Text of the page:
The current aim is to bring e.Deorbit to a point where it is effectively ready to build if ESA’s Council of Ministers in December 2016 give it the green light for launch in 2021.
A number of studies in ESA’s Concurrent Design Facility have already put forward defined aspects of the missions, which would adapt a Vega rocket upper stage as a platform for its space debris-grabbing system.
A Third World War with nuclear weapons (without them would be unlikely) would mean the end of our civilization on Earth.
Missions would use nets or robotic arms
Researchers ruled out harpooning the target, and preferred alternative capture options including nets or robotic arms.
They have also ruled out an earlier prospect that involved taking space objects to higher, quieter orbits – they prefer downward de-orbiting.
Robin Biesbroek, who is managing the effort, said:
“I am very pleased with the progress we are making. In this phase we will really go into detail on the concept of operations, e.Deorbit’s subsystems design, and especially the capture and deorbit phases.”
“Extensive simulations will be done not only for standard cases, but also for off-nominal cases.”
ESA aims to bring down the danger to people on the ground from space junk to a risk of less than 1 in 10,000.
e.Deorbit’s next big milestone will be its ‘systems requirements review’, which is due in May/June 2016.
Albert Einstein said “I know not with what weapons World War III will be fought, but World War IV will be fought with sticks and stones.” (Image: Wikipedia)
However, in the long-term, the best solution is prevention. Elon Musk’s rockets do not leave junk in space – they come back and are used again and again. His company, Space X, aims to have a rocket which comes back exactly as it was when it blasted off.
NASA’s view on space junk
NASA made the following comment on its website regarding space debris:
“More than 500,000 pieces of debris, or “space junk,” are tracked as they orbit the Earth. They all travel at speeds up to 17,500 mph, fast enough for a relatively small piece of orbital debris to damage a satellite or a spacecraft.”
“The rising population of space debris increases the potential danger to all space vehicles, but especially to the International Space Station, space shuttles and other spacecraft with humans aboard.”
“NASA takes the threat of collisions with space debris seriously and has a long-standing set of guidelines on how to deal with each potential collision threat. These guidelines, part of a larger body of decision-making aids known as flight rules, specify when the expected proximity of a piece of debris increases the probability of a collision enough that evasive action or other precautions to ensure the safety of the crew are needed.”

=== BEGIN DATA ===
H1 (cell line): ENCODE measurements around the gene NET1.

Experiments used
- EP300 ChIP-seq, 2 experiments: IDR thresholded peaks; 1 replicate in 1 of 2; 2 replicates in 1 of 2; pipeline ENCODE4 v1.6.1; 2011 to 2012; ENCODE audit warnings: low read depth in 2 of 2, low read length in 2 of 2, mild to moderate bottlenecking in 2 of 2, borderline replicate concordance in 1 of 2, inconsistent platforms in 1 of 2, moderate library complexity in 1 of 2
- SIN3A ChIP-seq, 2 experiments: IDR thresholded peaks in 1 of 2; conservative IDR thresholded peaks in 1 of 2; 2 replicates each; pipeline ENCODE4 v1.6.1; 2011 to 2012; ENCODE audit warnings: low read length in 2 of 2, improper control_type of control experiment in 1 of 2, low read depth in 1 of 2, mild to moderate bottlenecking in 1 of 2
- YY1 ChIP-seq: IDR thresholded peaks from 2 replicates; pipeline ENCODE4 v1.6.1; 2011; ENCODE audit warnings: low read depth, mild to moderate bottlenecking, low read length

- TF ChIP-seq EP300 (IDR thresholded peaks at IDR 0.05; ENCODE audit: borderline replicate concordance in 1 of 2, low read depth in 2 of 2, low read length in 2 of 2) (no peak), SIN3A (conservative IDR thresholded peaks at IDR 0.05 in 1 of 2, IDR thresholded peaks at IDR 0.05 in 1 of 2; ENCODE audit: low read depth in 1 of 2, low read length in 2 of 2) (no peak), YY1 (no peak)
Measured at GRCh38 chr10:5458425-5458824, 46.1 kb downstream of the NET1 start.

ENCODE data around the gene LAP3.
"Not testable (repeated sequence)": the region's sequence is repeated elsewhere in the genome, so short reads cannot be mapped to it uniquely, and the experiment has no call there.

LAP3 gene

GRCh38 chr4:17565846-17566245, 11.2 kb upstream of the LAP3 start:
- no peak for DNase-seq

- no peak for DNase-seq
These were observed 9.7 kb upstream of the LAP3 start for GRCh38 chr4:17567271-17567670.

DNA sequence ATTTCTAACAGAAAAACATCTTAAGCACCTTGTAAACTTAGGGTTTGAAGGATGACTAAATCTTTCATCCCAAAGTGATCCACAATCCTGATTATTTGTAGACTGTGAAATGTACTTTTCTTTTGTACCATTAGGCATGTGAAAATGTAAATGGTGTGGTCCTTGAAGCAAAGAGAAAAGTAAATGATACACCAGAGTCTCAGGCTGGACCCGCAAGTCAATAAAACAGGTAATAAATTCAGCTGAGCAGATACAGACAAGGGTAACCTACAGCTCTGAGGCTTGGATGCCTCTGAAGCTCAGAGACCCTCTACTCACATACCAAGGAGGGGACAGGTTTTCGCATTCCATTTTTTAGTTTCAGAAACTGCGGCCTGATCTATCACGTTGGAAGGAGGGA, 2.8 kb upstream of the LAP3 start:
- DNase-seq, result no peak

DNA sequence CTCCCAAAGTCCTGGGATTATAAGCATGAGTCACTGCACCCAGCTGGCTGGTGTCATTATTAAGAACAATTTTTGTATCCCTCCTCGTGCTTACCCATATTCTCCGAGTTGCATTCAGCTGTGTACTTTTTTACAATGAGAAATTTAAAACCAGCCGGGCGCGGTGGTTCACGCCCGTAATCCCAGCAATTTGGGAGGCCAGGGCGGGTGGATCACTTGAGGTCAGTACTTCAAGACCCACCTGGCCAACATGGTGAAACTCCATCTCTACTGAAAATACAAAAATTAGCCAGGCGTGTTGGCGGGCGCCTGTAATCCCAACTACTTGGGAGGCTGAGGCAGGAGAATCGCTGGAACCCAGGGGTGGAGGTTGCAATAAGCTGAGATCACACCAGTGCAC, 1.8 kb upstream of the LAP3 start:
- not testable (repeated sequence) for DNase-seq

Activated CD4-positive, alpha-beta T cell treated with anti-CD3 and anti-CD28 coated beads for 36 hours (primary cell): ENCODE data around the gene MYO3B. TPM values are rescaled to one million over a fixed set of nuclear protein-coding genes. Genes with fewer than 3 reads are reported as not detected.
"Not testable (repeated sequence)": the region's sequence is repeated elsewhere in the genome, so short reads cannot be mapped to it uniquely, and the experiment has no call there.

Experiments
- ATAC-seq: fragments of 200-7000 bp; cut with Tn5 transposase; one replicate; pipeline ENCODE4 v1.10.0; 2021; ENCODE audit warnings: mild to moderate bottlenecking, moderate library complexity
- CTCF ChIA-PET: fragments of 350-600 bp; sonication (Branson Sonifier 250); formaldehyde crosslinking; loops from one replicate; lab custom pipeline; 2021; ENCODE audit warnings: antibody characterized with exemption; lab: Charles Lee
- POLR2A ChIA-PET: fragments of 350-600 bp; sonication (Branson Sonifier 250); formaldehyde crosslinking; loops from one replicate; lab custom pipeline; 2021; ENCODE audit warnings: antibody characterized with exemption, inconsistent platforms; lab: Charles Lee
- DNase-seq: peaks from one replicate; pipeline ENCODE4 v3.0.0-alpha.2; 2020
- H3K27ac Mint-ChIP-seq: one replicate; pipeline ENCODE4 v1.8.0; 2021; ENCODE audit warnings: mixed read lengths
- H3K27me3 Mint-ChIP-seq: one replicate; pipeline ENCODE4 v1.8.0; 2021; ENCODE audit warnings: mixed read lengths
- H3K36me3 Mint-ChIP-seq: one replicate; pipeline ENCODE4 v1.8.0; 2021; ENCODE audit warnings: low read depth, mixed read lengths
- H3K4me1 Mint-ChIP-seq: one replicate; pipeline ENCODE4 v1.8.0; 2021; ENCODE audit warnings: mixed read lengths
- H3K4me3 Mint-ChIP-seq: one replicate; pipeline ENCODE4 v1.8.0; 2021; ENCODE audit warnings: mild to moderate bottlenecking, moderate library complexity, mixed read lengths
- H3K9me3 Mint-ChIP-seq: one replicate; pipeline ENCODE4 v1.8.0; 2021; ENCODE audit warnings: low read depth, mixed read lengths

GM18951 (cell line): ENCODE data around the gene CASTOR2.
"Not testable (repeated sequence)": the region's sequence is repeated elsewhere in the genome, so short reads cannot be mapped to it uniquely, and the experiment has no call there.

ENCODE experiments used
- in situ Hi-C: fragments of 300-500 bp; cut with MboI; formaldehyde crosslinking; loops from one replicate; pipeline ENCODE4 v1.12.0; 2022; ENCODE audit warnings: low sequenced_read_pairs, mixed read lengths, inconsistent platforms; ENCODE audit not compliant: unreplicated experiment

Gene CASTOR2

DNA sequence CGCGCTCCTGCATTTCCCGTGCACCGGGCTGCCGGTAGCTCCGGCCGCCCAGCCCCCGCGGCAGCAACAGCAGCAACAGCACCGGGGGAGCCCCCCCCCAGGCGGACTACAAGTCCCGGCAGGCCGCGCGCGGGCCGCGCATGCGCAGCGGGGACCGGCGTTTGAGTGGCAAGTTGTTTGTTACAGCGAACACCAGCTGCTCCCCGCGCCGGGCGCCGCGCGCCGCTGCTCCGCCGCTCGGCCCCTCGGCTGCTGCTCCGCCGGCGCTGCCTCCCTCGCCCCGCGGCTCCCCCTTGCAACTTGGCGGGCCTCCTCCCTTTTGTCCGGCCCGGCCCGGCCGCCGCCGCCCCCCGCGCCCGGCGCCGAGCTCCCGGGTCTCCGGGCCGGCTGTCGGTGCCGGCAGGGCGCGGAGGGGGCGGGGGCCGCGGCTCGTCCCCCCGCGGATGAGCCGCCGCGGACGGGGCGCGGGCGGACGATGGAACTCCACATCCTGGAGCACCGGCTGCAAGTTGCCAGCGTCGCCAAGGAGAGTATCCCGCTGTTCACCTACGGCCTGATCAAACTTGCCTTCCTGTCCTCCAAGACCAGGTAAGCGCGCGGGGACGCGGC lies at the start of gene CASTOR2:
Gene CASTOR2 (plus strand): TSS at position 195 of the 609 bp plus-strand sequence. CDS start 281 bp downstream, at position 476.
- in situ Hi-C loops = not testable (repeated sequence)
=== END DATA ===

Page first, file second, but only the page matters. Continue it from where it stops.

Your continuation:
ESA plans to grab space junk objects with a large net. (Image: www.esa.int)
Space debris includes both artificial (man-made) and natural (meteoroid) objects. Meteoroids orbit the Sun, while nearly all artificial debris orbits the Earth. Hence, the latter is more commonly called orbital debris or space junk.
NASA says orbital debris includes any man-made object in orbit around our planet which is no longer in use.
Examples of such debris include mission-related debris, fragmentation debris, abandoned launch vehicles stages, and non-functional spacecraft and satellites.
Apart from 20,000 significant pieces and about half-a-million pieces of debris the size of a marble or larger, there are literally millions of debris pieces that are so small they cannot be tracked, NASA says.
Several of NASA’s space shuttle windows had to be replaced because of damage caused by material that was found to be paint flecks.
Nicholas Johnson, NASA chief scientist for orbital debris, said “The greatest risk to space missions comes from non-trackable debris.”
With so much space junk out there, NASA says it is amazing there haven’t been more major collisions.
Anna Kucirkova writes an interesting article in industrial-ovens.net titled “Is Space Junk Polluting Space Before We Even Live There?”
“Ultimately, space will become impassable because of the continuous cascade of colliding debris, including destruction of telecommunications systems and nullifying of further space launches.”
ESA Video – Space Debris Story
This ESA video explains how we ended up with so much space junk orbiting the Earth.